Tuesday, July 9, 2013

The "Not-listening Monkey" tea caddy [不聞猿 という茶入]

In the process recently of writing a section of my dissertation which concerns meibutsu (famed and named) tea utensils, I came across this enigmatic little piece mentioned in a Japanese journal called  銘のはなし:十二ヶ月. Mei no hanashi: jyuni ka getsu (Kyoto: Tankosha, October 1998). 

How much do I love that this tea caddy is named "not-listening monkey" (Kikazaru)! Just look at the shape and you'll see why it evokes one of the three famous monkeys at Nikko's Toshugu mausoleum. Awesome!

While on the face of it, the name is already charming, I believe there's also embedded grammatical pun here. The surface reading of the name translates as "not listening monkey" but if you consider that the "monkey" part of the name "zaru" in this reading, is a homophone for a classical mizenkei (negating) verb ending, then you realize that it's actually a double negative -- thus a positive, possible to read as both "not listening monkey" AND as "Not-not-listening" (which is actually listening). Yeah, I'm a nerd and quite possibly overthinking this double-negative business, but it's fun to contemplate these possibilities for the meaning of the name.

It is credited to Sohaku 宗伯, an Edo-era period Seto-ware potter whose dates are unclear, though apparently he was a contemporary of Nobunaga and Hideyoshi. It may have been named by him, but that is also not certain. The journal and other sources I've consulted don't provide a chain of ownership (yurai) entry, so I'm not even sure who owned it, though it's a meibutsu piece. I will continue to check other meibutsuki from the Edo era and see if I can find an entry for it.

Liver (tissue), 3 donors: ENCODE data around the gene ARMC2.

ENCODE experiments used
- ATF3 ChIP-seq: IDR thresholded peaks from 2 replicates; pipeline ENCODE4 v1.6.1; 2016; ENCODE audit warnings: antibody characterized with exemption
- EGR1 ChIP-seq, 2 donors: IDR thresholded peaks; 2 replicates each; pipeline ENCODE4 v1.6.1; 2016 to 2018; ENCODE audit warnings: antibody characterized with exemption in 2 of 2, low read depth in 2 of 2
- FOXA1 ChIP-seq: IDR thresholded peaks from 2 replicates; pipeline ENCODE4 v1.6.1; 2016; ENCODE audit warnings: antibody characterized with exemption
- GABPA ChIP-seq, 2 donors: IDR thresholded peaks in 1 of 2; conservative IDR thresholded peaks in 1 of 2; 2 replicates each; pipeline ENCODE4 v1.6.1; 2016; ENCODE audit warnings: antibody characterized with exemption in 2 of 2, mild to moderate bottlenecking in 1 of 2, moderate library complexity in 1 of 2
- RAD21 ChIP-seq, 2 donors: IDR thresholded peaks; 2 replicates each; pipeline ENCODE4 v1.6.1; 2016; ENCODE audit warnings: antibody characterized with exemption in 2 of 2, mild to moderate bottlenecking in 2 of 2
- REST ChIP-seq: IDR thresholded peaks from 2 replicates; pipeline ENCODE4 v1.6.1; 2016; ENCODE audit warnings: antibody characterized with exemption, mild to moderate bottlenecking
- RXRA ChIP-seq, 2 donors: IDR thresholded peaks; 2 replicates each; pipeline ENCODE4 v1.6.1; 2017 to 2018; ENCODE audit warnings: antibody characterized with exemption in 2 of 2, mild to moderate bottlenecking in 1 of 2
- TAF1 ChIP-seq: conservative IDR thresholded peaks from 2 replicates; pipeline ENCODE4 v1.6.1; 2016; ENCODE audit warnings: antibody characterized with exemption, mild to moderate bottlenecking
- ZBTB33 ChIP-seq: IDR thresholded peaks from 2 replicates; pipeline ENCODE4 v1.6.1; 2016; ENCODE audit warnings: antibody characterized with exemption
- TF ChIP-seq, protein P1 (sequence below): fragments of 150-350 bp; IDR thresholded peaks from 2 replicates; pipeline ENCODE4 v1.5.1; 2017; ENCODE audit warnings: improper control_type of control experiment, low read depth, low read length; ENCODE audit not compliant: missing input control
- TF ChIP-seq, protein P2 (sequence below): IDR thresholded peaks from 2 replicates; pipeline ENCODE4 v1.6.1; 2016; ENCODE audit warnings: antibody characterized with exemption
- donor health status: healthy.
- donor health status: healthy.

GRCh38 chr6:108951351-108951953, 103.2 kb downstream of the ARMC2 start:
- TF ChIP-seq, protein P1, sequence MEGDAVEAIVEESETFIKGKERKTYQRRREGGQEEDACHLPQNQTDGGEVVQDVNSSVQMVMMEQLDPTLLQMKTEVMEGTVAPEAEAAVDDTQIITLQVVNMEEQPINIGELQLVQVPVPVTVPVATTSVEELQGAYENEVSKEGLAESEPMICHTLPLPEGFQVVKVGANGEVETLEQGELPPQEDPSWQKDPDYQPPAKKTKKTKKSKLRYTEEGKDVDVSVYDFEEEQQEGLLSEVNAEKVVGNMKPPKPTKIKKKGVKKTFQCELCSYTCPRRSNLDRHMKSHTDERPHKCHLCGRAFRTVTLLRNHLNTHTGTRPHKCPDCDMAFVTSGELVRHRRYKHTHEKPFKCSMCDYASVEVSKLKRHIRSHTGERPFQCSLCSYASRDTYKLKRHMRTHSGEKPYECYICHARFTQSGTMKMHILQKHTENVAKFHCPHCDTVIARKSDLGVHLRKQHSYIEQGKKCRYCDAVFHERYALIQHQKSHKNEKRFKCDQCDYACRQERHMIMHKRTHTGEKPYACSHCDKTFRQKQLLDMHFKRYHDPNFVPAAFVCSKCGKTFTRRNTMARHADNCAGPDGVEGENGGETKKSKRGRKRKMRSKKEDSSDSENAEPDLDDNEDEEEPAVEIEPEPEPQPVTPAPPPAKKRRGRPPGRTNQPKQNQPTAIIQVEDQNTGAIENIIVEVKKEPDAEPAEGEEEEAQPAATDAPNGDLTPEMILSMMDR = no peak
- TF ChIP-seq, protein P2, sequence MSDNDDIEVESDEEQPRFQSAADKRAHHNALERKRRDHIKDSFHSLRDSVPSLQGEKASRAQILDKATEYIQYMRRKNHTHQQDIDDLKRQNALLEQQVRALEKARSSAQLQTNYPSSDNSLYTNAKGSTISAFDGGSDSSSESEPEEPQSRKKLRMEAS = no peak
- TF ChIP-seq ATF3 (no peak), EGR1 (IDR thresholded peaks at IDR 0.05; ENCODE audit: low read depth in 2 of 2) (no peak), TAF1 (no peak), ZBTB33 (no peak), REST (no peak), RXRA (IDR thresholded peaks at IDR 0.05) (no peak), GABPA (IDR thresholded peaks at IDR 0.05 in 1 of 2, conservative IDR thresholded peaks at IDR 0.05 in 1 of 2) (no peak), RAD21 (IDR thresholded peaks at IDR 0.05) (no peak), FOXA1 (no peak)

Here's what the Japan Knowledge Database says about Sohaku: 織豊時代の陶工。

Some tea friends in my circle think the handles mark it as a chuko-meibutsu dating to Enshu's lifetime, but the sources I've consulted all term it a meibutsu, which would date it earlier, to around the time of Rikyu. Certainly, in this case, the handles are the defining feature, as the majority of tea caddies lack them altogether.

Either way, it's a cute piece with a very apt name, don't you agree?

There certainly are some days I can relate to not wanting to hear certain things.

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Tanabata: Japan's Star Festival

Gentle Readers,

(Does anyone besides me remember how the inimitable Miss Manners addressed her readership in this manner?)

My recent dearth of posts is due to an ongoing process of dissertation chapter revisions (so much fun!) and a series of work and personal trips that took me to St. Louis (for fun and local history), to Salt Lake City (two weeks grading the AP Japanese Language exam), and to Colorado (to see family).

In the meantime, I've begun teaching an intensively-paced, four-week course on Japanese history at the University of Kansas Edwards campus, which is located not at our usual main campus in Lawrence, but in the affluent Kansas city suburb of Overland Park. It's a great group this year, and a delightfully modest class size of 22 hardy souls, the smallest class I've taught in ... well, in recent memory.

Sunday was Tanabata, the Japanese star festival, so in the spirit of experiential learning, the students and I bedecked a tree branch (harvested from my front yard) with tanzaku bearing our wishes. Students' negai-goto (expressed aspirations) included more rain for a growing garden, finishing a marathon injury-free, and my favorite, a paper slip which simply stated "Graduate!" (I have several soon-to-graduate seniors in the class for whom this course will be their final higher ed huzzah).

Here's a photo of our branch laid at the feet of the KU Edwards campus "Academic Jayhawk" (who knew?)

Here at home, Gary and I also hung out our own Tanabata tanzaku.

I'm not much of a believer in astrology, but I figure that a humble plea to celestial bodies never hurts. 

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